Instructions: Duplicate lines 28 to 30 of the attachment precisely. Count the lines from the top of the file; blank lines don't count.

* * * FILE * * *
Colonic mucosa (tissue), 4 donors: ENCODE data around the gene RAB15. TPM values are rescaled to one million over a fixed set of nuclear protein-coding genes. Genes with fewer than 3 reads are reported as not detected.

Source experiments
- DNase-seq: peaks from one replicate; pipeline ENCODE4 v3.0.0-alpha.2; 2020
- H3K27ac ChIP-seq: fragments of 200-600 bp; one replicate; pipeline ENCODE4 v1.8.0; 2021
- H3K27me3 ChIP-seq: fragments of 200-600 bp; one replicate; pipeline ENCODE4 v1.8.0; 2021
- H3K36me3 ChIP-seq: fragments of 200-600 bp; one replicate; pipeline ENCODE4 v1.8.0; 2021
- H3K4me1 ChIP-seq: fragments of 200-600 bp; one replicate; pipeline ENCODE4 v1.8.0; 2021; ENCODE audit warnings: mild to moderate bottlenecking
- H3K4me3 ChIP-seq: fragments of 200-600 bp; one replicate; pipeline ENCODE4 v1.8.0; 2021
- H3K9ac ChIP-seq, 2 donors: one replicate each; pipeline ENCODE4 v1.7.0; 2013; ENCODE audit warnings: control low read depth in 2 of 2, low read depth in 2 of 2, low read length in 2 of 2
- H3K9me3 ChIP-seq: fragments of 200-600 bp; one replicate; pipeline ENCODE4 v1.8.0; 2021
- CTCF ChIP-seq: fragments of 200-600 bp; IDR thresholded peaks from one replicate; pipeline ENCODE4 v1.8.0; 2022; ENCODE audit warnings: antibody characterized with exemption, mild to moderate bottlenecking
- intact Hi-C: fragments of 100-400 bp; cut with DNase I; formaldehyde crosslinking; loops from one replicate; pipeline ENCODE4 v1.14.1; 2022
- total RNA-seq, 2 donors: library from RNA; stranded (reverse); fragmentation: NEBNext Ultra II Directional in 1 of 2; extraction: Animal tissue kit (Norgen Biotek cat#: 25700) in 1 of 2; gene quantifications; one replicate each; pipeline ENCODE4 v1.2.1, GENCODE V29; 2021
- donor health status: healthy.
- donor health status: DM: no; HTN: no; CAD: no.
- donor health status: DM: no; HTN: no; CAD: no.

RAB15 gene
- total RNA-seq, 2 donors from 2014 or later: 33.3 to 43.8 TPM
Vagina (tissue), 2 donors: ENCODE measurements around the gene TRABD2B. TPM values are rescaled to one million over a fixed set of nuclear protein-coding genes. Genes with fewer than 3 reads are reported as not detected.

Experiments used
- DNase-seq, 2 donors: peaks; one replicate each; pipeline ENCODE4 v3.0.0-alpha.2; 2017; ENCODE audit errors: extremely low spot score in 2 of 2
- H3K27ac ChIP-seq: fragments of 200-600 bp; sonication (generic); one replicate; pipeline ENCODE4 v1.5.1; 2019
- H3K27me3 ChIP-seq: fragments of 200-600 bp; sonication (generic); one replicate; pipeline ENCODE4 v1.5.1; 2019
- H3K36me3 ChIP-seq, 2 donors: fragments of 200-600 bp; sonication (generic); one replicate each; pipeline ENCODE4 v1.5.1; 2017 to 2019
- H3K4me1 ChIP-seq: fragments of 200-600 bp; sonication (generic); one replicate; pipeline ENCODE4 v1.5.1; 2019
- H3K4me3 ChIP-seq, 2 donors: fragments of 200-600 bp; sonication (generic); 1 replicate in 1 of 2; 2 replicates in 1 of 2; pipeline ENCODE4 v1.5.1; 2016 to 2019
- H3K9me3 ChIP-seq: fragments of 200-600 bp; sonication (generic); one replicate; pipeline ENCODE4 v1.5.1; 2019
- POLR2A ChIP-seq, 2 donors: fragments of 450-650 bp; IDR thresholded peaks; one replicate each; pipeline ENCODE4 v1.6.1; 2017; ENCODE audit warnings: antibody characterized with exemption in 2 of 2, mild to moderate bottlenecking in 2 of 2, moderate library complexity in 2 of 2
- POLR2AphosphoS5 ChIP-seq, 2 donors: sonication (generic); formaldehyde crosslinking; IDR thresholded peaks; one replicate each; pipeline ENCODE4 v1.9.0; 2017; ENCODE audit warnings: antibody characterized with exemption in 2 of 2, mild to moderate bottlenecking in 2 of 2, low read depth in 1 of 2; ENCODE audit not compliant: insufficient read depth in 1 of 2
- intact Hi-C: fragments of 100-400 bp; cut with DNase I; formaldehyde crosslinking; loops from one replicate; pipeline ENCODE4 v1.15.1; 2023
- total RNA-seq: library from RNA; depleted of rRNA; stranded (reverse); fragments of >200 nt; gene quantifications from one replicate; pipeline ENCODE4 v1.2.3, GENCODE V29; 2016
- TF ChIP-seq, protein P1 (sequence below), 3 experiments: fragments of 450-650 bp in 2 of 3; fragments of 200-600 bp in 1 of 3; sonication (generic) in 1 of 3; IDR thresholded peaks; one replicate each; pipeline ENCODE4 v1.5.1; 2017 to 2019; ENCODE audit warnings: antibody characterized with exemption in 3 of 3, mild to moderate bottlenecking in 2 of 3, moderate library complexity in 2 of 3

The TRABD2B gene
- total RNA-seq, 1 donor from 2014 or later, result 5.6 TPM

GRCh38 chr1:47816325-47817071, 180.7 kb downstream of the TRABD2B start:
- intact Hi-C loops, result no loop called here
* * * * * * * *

- POLR2A ChIP-seq, 2 donors: fragments of 450-650 bp; IDR thresholded peaks; one replicate each; pipeline ENCODE4 v1.6.1; 2017; ENCODE audit warnings: antibody characterized with exemption in 2 of 2, mild to moderate bottlenecking in 2 of 2, moderate library complexity in 2 of 2
- POLR2AphosphoS5 ChIP-seq, 2 donors: sonication (generic); formaldehyde crosslinking; IDR thresholded peaks; one replicate each; pipeline ENCODE4 v1.9.0; 2017; ENCODE audit warnings: antibody characterized with exemption in 2 of 2, mild to moderate bottlenecking in 2 of 2, low read depth in 1 of 2; ENCODE audit not compliant: insufficient read depth in 1 of 2
- intact Hi-C: fragments of 100-400 bp; cut with DNase I; formaldehyde crosslinking; loops from one replicate; pipeline ENCODE4 v1.15.1; 2023